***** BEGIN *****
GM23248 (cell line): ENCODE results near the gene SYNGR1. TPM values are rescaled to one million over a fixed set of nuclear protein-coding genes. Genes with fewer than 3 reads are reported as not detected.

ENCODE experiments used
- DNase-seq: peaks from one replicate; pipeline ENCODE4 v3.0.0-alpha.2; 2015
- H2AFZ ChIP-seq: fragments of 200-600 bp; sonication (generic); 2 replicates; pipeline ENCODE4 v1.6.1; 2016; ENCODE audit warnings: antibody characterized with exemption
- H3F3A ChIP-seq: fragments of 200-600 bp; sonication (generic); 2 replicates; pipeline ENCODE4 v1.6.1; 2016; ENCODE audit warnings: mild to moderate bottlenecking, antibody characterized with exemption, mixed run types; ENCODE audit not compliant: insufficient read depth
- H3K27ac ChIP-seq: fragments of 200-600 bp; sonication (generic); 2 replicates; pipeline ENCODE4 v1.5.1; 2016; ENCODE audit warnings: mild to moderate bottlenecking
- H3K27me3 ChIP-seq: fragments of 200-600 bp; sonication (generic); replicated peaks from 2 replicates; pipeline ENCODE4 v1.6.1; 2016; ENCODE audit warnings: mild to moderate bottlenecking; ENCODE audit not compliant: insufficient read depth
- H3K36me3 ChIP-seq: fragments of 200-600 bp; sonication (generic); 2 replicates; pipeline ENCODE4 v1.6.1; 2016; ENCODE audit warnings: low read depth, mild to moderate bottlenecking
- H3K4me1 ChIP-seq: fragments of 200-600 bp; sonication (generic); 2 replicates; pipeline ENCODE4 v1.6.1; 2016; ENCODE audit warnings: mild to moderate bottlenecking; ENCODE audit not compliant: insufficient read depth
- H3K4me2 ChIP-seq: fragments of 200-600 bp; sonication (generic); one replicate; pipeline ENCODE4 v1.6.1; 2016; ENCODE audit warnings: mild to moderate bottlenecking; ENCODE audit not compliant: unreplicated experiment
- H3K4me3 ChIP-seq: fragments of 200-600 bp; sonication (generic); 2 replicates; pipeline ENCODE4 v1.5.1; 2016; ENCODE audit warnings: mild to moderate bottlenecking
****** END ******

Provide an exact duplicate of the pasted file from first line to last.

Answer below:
GM23248 (cell line): ENCODE results near the gene SYNGR1. TPM values are rescaled to one million over a fixed set of nuclear protein-coding genes. Genes with fewer than 3 reads are reported as not detected.

ENCODE experiments used
- DNase-seq: peaks from one replicate; pipeline ENCODE4 v3.0.0-alpha.2; 2015
- H2AFZ ChIP-seq: fragments of 200-600 bp; sonication (generic); 2 replicates; pipeline ENCODE4 v1.6.1; 2016; ENCODE audit warnings: antibody characterized with exemption
- H3F3A ChIP-seq: fragments of 200-600 bp; sonication (generic); 2 replicates; pipeline ENCODE4 v1.6.1; 2016; ENCODE audit warnings: mild to moderate bottlenecking, antibody characterized with exemption, mixed run types; ENCODE audit not compliant: insufficient read depth
- H3K27ac ChIP-seq: fragments of 200-600 bp; sonication (generic); 2 replicates; pipeline ENCODE4 v1.5.1; 2016; ENCODE audit warnings: mild to moderate bottlenecking
- H3K27me3 ChIP-seq: fragments of 200-600 bp; sonication (generic); replicated peaks from 2 replicates; pipeline ENCODE4 v1.6.1; 2016; ENCODE audit warnings: mild to moderate bottlenecking; ENCODE audit not compliant: insufficient read depth
- H3K36me3 ChIP-seq: fragments of 200-600 bp; sonication (generic); 2 replicates; pipeline ENCODE4 v1.6.1; 2016; ENCODE audit warnings: low read depth, mild to moderate bottlenecking
- H3K4me1 ChIP-seq: fragments of 200-600 bp; sonication (generic); 2 replicates; pipeline ENCODE4 v1.6.1; 2016; ENCODE audit warnings: mild to moderate bottlenecking; ENCODE audit not compliant: insufficient read depth
- H3K4me2 ChIP-seq: fragments of 200-600 bp; sonication (generic); one replicate; pipeline ENCODE4 v1.6.1; 2016; ENCODE audit warnings: mild to moderate bottlenecking; ENCODE audit not compliant: unreplicated experiment
- H3K4me3 ChIP-seq: fragments of 200-600 bp; sonication (generic); 2 replicates; pipeline ENCODE4 v1.5.1; 2016; ENCODE audit warnings: mild to moderate bottlenecking